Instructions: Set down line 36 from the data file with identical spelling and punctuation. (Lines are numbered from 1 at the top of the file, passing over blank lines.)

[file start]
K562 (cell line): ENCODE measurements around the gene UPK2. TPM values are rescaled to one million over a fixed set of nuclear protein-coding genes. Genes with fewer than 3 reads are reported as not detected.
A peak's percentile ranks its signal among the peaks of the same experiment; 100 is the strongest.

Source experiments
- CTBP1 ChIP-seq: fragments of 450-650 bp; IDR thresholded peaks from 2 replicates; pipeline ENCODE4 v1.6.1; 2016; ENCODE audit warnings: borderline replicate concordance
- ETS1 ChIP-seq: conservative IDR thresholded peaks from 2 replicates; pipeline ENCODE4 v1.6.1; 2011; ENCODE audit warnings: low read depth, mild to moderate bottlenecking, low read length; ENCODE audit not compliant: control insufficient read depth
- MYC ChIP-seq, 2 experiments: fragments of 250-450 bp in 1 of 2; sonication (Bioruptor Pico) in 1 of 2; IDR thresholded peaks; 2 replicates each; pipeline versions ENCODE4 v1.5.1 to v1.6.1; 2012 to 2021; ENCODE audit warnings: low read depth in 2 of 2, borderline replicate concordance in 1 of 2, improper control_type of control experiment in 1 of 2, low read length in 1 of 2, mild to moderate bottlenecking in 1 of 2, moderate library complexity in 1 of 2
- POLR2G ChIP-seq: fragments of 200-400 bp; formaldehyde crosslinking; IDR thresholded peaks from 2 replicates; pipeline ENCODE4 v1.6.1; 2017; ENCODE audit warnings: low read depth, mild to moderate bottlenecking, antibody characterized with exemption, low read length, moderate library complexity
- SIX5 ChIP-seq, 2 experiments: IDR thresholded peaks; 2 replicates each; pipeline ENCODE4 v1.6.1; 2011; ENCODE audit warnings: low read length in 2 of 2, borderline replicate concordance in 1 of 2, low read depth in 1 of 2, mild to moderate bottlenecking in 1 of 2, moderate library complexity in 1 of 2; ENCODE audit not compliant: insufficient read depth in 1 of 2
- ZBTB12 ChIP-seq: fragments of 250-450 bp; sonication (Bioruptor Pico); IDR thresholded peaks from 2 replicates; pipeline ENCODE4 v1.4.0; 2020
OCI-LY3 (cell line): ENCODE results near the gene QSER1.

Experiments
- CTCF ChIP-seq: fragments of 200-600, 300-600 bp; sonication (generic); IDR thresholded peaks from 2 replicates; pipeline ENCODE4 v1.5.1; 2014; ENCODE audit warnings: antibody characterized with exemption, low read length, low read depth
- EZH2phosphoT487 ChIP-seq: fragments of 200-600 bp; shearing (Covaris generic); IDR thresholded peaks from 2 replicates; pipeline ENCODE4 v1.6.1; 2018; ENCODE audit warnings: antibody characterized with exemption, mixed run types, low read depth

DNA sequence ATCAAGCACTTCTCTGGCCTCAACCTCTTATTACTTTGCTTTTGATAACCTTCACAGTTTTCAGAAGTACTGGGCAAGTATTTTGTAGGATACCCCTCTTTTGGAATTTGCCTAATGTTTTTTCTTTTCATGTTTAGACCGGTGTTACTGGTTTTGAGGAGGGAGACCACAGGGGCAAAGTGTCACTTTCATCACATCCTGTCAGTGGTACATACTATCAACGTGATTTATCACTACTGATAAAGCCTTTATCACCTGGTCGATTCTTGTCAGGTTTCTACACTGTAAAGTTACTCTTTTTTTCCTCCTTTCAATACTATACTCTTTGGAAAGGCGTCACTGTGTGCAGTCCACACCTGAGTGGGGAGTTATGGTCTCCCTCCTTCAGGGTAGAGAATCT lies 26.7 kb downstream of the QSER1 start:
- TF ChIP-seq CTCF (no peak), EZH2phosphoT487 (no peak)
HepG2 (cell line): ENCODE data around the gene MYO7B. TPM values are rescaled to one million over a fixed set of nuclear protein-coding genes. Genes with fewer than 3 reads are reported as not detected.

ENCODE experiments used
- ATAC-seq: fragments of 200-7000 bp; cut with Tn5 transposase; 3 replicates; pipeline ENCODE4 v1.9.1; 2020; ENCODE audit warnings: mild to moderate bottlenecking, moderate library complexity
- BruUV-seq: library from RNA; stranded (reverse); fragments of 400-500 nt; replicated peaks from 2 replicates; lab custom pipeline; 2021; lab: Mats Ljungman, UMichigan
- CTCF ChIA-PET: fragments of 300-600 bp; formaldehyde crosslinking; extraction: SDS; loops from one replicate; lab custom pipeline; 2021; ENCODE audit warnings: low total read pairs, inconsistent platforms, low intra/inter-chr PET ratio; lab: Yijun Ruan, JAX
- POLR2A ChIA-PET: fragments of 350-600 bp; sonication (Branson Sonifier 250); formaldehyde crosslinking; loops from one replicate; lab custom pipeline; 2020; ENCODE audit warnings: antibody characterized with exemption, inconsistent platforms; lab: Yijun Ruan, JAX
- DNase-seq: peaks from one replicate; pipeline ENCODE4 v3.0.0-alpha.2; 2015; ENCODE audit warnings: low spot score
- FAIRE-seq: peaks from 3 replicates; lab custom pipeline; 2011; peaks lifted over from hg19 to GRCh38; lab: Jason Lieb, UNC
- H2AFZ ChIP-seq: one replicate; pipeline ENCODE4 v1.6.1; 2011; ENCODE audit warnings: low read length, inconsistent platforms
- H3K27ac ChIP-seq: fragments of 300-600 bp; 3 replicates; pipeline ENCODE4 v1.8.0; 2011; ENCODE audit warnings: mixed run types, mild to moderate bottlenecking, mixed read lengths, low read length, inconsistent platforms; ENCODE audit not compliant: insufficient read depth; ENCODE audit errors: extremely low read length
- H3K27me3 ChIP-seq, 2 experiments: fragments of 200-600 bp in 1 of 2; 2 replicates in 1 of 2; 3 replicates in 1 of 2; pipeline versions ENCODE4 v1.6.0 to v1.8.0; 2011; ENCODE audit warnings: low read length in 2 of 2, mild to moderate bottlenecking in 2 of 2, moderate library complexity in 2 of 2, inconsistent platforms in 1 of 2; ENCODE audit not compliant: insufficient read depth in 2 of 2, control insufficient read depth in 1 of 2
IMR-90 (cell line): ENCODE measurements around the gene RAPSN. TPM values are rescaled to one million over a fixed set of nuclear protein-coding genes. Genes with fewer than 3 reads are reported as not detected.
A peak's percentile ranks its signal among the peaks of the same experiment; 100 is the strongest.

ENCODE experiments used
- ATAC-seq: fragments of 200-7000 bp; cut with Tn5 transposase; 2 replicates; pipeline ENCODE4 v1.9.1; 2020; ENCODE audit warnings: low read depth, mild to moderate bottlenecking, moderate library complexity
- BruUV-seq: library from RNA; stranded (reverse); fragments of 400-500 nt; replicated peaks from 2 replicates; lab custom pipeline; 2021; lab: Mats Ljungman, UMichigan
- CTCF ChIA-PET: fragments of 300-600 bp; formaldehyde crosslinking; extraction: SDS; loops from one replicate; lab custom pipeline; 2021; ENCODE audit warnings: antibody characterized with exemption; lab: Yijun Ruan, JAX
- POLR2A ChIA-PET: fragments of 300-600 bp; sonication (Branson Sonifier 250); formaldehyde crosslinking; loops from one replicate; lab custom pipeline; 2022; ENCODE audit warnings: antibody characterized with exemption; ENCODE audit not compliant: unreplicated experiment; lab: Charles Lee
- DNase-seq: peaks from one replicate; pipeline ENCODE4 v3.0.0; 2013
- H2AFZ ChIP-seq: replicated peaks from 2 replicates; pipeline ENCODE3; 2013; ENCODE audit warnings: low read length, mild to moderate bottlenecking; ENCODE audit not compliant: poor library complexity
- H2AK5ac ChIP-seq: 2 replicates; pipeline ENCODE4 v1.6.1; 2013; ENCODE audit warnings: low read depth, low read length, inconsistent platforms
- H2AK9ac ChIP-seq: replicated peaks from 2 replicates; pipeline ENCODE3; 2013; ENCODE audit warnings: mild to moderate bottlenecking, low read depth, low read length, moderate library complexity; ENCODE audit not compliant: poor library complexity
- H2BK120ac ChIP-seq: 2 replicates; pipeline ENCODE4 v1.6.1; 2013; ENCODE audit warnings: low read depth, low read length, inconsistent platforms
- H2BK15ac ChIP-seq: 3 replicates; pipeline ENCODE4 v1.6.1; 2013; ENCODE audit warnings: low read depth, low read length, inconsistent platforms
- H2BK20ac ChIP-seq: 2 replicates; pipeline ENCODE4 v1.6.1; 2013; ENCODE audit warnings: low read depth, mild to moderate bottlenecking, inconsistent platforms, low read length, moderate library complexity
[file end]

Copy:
- H2AK5ac ChIP-seq: 2 replicates; pipeline ENCODE4 v1.6.1; 2013; ENCODE audit warnings: low read depth, low read length, inconsistent platforms